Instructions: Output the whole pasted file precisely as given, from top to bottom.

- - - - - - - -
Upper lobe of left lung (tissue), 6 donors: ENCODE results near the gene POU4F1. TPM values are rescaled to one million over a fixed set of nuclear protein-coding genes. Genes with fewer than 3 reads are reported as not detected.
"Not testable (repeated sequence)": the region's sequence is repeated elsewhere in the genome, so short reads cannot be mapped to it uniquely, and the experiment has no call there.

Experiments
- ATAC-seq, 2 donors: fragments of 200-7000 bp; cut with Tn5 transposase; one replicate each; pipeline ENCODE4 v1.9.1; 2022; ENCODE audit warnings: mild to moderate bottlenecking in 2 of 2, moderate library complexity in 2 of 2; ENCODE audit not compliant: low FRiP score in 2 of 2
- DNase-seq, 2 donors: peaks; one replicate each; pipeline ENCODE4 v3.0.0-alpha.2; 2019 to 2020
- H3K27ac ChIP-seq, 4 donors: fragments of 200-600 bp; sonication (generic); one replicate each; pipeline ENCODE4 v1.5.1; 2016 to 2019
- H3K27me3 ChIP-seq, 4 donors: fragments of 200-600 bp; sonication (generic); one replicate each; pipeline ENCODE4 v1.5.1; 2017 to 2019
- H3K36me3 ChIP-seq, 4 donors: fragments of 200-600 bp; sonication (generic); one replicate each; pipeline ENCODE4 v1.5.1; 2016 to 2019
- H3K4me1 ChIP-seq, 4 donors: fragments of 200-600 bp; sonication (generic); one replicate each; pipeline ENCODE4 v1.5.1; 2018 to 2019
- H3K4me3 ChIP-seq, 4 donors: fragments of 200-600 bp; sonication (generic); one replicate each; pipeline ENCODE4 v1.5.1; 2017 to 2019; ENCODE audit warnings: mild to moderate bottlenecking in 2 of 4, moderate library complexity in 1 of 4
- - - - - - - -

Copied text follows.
Upper lobe of left lung (tissue), 6 donors: ENCODE results near the gene POU4F1. TPM values are rescaled to one million over a fixed set of nuclear protein-coding genes. Genes with fewer than 3 reads are reported as not detected.
"Not testable (repeated sequence)": the region's sequence is repeated elsewhere in the genome, so short reads cannot be mapped to it uniquely, and the experiment has no call there.

Experiments
- ATAC-seq, 2 donors: fragments of 200-7000 bp; cut with Tn5 transposase; one replicate each; pipeline ENCODE4 v1.9.1; 2022; ENCODE audit warnings: mild to moderate bottlenecking in 2 of 2, moderate library complexity in 2 of 2; ENCODE audit not compliant: low FRiP score in 2 of 2
- DNase-seq, 2 donors: peaks; one replicate each; pipeline ENCODE4 v3.0.0-alpha.2; 2019 to 2020
- H3K27ac ChIP-seq, 4 donors: fragments of 200-600 bp; sonication (generic); one replicate each; pipeline ENCODE4 v1.5.1; 2016 to 2019
- H3K27me3 ChIP-seq, 4 donors: fragments of 200-600 bp; sonication (generic); one replicate each; pipeline ENCODE4 v1.5.1; 2017 to 2019
- H3K36me3 ChIP-seq, 4 donors: fragments of 200-600 bp; sonication (generic); one replicate each; pipeline ENCODE4 v1.5.1; 2016 to 2019
- H3K4me1 ChIP-seq, 4 donors: fragments of 200-600 bp; sonication (generic); one replicate each; pipeline ENCODE4 v1.5.1; 2018 to 2019
- H3K4me3 ChIP-seq, 4 donors: fragments of 200-600 bp; sonication (generic); one replicate each; pipeline ENCODE4 v1.5.1; 2017 to 2019; ENCODE audit warnings: mild to moderate bottlenecking in 2 of 4, moderate library complexity in 1 of 4